Supporting Local Food Providers

Support Local Food Providers Local Farmer Proudly showing his locally rown lettuce

Buy Local shoppers in Nova Scotia got some exciting news recently. Now we can more easily support local food providers with the “Taste of Nova Scotia” stickers or “Get Your Hands on Local” signage in many of the larger grocery stores! We’re all about supporting small and local here at vlife. So it’s awesome to see Taste of Nova Scotia helping some of the larger grocery stores do the same!

Why is Supporting Local Food Providers Such a Big Deal?

Beautiful array of local produce

Well, for one, it speaks to the growing demand of Nova Scotians who want access to local food providers. This shows that the buy local movement is growing beyond farmer’s markets. And this is good news for local food providers, communities, and the planet.

Here’s why.

In addition to helping small local food producers, buy-local initiatives help communities to grow and maintain a sustainable local food system. With sustainable being defined as “…the property of biological systems to remain diverse and productive indefinitely.”

Now that sounds pretty good to me! Imagine a world where every community has a steady, consistent, and self-sustaining source of local food. This would mean that the small local farmers could produce enough food to sustain our main food needs. It would flip the current food model to getting our staple food items from local sources, and only treats and extras supplemented from abroad.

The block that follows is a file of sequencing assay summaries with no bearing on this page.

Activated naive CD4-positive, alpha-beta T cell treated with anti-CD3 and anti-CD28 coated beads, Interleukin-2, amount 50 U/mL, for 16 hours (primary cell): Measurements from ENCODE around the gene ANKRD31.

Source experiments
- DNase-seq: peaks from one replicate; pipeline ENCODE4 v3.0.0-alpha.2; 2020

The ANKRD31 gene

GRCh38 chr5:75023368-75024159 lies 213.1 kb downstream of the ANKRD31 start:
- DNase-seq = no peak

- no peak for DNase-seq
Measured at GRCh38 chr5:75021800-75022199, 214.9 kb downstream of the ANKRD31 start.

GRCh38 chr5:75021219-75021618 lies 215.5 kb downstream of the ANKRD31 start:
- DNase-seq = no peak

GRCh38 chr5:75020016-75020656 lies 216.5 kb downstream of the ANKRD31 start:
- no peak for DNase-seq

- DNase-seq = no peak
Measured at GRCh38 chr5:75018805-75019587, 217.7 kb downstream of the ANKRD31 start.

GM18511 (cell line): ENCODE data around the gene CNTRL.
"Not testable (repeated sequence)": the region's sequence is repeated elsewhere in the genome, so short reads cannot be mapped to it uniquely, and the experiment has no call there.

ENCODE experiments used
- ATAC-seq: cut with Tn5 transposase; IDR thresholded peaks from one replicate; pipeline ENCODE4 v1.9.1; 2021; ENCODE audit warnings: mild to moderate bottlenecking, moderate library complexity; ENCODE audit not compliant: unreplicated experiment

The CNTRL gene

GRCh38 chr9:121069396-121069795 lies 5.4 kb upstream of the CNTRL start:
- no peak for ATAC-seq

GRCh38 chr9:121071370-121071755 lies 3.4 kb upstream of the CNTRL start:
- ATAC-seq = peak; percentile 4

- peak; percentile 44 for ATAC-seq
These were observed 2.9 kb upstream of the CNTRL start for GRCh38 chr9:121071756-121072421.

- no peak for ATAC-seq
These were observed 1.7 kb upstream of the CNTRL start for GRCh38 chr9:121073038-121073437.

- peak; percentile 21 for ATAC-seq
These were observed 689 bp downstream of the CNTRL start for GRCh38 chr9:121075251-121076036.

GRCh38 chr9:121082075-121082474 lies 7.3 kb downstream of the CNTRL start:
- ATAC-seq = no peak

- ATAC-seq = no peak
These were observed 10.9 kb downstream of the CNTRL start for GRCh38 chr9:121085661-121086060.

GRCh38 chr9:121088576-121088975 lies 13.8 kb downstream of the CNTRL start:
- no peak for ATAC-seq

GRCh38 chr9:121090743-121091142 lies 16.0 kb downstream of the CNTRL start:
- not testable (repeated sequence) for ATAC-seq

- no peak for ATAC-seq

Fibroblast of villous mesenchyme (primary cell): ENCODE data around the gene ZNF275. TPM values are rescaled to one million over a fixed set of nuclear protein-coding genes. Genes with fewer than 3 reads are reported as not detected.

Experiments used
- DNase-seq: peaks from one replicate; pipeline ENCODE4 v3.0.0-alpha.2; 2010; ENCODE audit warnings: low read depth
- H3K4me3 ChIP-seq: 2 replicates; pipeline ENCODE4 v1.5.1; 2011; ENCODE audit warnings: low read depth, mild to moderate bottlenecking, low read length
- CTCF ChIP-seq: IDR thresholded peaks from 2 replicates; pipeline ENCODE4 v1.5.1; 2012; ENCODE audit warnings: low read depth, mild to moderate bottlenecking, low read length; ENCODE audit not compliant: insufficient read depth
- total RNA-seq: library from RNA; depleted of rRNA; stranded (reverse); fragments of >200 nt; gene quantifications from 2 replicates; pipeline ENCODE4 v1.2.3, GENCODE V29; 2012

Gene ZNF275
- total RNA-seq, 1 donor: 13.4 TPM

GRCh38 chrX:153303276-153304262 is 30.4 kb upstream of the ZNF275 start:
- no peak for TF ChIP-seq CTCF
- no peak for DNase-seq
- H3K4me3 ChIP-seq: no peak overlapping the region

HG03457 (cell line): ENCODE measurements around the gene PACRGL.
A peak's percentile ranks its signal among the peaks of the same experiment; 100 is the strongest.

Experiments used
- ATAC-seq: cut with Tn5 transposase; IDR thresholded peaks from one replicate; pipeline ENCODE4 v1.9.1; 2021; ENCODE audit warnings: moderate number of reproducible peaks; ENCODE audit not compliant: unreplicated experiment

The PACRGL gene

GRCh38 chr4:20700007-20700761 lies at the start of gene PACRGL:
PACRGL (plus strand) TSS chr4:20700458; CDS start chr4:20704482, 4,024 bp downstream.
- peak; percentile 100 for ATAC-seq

Why is Imported Food so Cheap?

I know that local produce is often more expensive than imported foods. But this is not because local foods have artificially inflated prices. It’s because imported foods are artificially cheap. Why is this? You can check out the many reasons here in this ASPCA article.

Facroty Farming aerial shot

These discounted prices come at a huge cost to the environment. And not just from the copious carbon emissions from transporting foods from around the globe.

Other environmental costs of factory farming include chemical pesticides and fertilizers. These toxins leach into local water supplies and contaminate the very foods we’re buying at such discounted prices. You can read more about the unsustainable and toxic effects of factory farming in The Guardian’s interview with Philip Lymbery here.

Now, I know that not all locally owned farms will also be environmentally friendly. Given the current food industry practices, these standards are difficult to attain because they are costly. And it’s still mostly industrial farm practices that are subsidized by governments. However, it’s a step in the right direction to at least choose from a local food provider to reduce our carbon footprint and to promote a more reliable local food supply. And those are two real benefits to our local economy.

How Supporting Local Food Providers Helps Farmers, Locals, and the Planet!

Local farming couple

What are Benefits of Choosing Local Food Providers over Imported Food Options?

  1. Increased local food purchases means local farmers get more money to put into increased food production
  2. Increased local food production = lower prices over time for consumers
  3. A global shift to prioritizing sustainable local food systems reduces the devastating environmental impact of transporting food from around the globe

So, it’s clear that supporting local food providers is another one of those win-win-win scenarios like we outline in our vlife explainer video. Local food providers, community members, and the planet win when we can build robust local food systems.

Oh yeah! Make sure to check out our related food sustainability blog, Tackling Food Waste in Nova Scotia, for even more ways to affordably access local produce. And, if you’re looking for ways to make more sustainable clothing purchases, check out our Fast Fashion Fast blog.

Happy Sustainable Shopping Y’All. Would love to hear your sustainable shopping tips too so please do post them in the comments 🙂

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